You see, here’s the thing with Moses. Moses possessed two qualities that when brought together produced an unhelpful side effect. He was a man of unequivocal truth, and paradoxically he saw the world’s inhabitants from an ideal place—as they should be, but not necessarily as they were. As such, at times he had a hard time conceiving of and anticipating human weaknesses and limitations.

For example, in our instance he simply didn’t imagine the possibility that his words might be understood as a statement that he operated independent of G‑d.

Additionally, because of his supreme integrity, he cared more about what needed to be said than about how his words might be taken. From Moses’ perspective, the moment a leader begins to think about how his words are received by the people he leads, he has narrowed the gap between his thought process and theirs, and in doing so has compromised that which makes him worthy to lead—namely, the ability to see things from a higher and more objective place than the average man.

[In a sense, then, Aaron was the greatest complement and counterbalance to Moses. First of all, he understood human weakness, and worked to help people in their current flawed state. Second, and perhaps resultantly, he embodied the attribute of peace, which is often achievable only through compromise.]

Understanding the nature of Moses’ purist perspective, and his corollary innocence regarding the hazards of perception, sheds light on G‑d’s decision to keep Moses from leading the people into the Promised Land.

A Shift of Focus

Jewish mysticism sees the journey from Sinai to Canaan not just as a change in scenery, but as a shift of mission and mentality.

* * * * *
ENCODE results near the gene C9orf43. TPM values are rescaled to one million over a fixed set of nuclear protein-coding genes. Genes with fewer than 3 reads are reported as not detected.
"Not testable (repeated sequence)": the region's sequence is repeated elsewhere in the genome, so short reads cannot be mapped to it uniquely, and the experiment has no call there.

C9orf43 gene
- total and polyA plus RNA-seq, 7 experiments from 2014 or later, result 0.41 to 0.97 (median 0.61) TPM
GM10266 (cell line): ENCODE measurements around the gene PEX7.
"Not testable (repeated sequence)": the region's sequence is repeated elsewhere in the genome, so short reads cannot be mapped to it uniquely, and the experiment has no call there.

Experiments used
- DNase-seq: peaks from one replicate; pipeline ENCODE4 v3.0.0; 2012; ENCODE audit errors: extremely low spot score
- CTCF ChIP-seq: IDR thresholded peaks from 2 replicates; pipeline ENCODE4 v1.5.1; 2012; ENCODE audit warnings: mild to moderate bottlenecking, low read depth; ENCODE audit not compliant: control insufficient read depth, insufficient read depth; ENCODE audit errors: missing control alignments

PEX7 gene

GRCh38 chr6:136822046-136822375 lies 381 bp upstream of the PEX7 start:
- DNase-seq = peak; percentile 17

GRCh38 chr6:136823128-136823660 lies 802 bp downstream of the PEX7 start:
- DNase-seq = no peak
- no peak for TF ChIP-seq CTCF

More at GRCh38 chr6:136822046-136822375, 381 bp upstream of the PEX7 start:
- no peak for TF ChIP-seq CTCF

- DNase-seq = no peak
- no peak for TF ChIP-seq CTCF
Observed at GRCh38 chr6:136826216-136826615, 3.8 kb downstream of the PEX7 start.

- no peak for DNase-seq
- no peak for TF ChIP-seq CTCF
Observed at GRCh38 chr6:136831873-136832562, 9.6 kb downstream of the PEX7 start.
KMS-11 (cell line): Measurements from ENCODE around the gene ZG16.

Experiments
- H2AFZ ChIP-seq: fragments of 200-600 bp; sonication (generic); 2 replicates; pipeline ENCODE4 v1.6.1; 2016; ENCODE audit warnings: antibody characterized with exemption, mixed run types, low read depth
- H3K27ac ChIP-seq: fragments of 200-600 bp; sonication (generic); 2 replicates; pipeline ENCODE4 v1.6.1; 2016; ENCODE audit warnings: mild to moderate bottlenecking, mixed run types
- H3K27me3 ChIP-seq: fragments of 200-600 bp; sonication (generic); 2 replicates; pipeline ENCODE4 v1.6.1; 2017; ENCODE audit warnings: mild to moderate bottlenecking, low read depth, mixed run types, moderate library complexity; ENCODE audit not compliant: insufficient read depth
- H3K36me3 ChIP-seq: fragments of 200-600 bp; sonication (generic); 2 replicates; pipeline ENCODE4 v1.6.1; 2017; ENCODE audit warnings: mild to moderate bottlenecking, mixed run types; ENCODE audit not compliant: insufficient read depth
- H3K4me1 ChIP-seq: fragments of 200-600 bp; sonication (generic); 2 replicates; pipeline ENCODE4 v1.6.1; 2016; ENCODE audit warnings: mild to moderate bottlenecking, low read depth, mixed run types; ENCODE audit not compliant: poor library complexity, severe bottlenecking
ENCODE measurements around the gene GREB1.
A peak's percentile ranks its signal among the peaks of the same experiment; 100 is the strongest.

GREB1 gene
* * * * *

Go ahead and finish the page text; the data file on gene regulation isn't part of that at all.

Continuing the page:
The lifestyle of the Israelites in the desert was spiritual in nature. Its purpose was to fortify the spiritual vitality and constitution of this nascent nation tasked with being a light unto the nations. All of their physical needs were provided for by G‑d, to free them of distractions from study and prayer. Could there be a more idyllic state of existence than that?

Canaan would be different, though. There would be a need to fight wars, work the land and engage in commerce. The party would be over.

The Israelites would enter the “real world” in all its ugliness. Accordingly, they needed a leader who had come to terms with a flawed world, who would be able to appreciate the frailties of human nature. This perspective would enable him to deal with an imperfect people about to face greater challenges than ever, and it would help him help his people transition into their new reality and role.

Perhaps, then, we might view Moses’ word-choice at Kadesh—his use of “we” instead of “He”—less as a sin against G‑d and more as an indicator that, due to his lack of awareness of his people’s thought process, he wasn’t the one to lead the people into the next phase of their destiny.

Rather than regarding the exclusion of Moses from the Land as a severe punishment, we might see it as the logical conclusion which resulted from his approach to leadership.

In the desert, Moses had the luxury of attempting to transform the people’s way of thinking into his own; but in Canaan, where they would be overwhelmed by the challenges of materialism, whoever led them would need to learn their thought processes intimately if he was to guide them effectively.

What’s in It for Me?

In one capacity or another, we are all leaders and communicators, influencing others through our words and actions. “Perception is reality,” goes the saying.

In other words, most often it’s not what we say or do that impacts others, but the way our words and actions are understood by our audience.

It’s not enough to say good things; we must say the right things, or make sure to say good things the right way.

In the real world, what we mean to say or do is irrelevant.

We could ignore that fact, or embrace it. We can rise to the challenge of communication, or shirk our responsibility because it demands extra thought and effort.

The choice is ours.